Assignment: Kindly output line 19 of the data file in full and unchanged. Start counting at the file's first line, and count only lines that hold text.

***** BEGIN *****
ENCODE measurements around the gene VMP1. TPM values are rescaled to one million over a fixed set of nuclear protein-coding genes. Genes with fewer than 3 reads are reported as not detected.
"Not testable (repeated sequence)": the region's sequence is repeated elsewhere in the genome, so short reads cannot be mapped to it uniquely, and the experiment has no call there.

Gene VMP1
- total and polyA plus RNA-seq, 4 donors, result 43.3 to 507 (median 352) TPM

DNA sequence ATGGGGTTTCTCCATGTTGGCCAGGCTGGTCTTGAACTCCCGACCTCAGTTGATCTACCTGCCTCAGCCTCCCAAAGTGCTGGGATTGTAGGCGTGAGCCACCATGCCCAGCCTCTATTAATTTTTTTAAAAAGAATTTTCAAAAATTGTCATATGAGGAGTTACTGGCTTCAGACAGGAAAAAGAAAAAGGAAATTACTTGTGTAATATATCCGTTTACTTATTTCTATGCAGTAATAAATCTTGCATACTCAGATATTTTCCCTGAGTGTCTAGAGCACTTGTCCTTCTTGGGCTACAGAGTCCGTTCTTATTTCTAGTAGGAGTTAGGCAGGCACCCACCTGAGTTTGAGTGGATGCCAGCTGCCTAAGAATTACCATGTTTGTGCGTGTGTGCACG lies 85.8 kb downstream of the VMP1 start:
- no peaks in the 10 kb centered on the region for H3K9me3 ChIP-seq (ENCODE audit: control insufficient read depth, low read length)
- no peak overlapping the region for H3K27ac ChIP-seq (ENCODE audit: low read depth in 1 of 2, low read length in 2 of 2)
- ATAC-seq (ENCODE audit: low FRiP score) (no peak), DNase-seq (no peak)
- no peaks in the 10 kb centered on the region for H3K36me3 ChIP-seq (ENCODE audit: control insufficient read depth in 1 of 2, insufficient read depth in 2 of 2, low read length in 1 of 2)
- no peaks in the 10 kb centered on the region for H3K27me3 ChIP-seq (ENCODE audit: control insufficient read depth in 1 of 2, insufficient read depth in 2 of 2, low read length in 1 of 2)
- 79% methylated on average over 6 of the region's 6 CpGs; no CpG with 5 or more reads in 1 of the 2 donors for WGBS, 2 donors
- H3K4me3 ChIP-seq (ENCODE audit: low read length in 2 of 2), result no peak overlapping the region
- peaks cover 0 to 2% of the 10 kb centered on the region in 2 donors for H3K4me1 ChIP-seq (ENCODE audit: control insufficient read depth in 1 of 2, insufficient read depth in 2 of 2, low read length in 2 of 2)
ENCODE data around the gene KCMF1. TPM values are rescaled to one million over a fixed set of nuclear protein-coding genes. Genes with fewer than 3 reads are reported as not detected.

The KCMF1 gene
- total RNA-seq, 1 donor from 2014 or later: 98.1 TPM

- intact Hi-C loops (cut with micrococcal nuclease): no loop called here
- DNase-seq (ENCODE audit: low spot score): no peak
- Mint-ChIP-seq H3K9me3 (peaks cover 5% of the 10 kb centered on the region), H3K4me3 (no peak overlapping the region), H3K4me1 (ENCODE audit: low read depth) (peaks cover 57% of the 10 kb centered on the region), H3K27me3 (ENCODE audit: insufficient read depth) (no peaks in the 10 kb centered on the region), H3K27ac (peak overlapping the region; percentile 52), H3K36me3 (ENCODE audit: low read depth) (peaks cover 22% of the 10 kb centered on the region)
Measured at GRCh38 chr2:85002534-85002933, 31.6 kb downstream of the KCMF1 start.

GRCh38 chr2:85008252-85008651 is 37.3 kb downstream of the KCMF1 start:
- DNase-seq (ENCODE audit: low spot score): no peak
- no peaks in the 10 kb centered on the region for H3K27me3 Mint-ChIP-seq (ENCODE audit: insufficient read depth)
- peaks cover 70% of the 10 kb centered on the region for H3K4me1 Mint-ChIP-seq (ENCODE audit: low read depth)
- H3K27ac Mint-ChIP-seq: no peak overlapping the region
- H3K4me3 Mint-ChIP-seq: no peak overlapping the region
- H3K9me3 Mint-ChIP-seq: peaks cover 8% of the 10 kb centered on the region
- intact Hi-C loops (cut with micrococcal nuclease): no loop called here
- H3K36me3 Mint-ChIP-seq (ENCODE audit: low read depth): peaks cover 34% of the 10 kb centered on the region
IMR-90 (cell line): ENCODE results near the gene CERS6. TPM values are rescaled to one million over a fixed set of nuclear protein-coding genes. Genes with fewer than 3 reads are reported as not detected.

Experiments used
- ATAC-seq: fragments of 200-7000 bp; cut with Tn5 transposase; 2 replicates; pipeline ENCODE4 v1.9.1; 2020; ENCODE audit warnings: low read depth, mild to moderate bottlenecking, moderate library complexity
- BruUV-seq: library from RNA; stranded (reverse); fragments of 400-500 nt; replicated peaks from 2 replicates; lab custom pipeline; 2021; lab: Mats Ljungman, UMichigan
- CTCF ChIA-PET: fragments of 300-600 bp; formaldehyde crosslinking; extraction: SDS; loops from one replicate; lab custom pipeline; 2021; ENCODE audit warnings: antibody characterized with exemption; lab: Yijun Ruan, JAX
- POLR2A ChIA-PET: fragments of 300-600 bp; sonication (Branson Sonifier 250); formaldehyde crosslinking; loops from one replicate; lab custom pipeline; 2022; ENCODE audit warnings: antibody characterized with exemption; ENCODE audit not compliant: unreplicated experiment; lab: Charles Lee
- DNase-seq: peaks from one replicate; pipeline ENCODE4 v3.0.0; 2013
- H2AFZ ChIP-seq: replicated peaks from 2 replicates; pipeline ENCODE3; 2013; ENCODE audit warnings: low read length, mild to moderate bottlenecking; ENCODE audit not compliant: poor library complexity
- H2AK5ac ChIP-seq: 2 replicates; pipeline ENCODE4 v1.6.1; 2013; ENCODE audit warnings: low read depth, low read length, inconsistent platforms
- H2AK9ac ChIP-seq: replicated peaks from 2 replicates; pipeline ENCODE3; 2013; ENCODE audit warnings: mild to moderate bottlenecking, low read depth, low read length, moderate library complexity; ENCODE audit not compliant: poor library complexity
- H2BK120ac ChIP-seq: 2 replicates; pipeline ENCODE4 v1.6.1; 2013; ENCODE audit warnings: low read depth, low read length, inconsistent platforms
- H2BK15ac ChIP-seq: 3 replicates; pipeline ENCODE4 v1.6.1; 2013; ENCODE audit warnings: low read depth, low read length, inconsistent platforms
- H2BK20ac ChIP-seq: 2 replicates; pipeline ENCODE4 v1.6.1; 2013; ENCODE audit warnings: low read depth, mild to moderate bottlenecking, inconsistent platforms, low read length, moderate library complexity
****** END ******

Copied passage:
- Mint-ChIP-seq H3K9me3 (peaks cover 5% of the 10 kb centered on the region), H3K4me3 (no peak overlapping the region), H3K4me1 (ENCODE audit: low read depth) (peaks cover 57% of the 10 kb centered on the region), H3K27me3 (ENCODE audit: insufficient read depth) (no peaks in the 10 kb centered on the region), H3K27ac (peak overlapping the region; percentile 52), H3K36me3 (ENCODE audit: low read depth) (peaks cover 22% of the 10 kb centered on the region)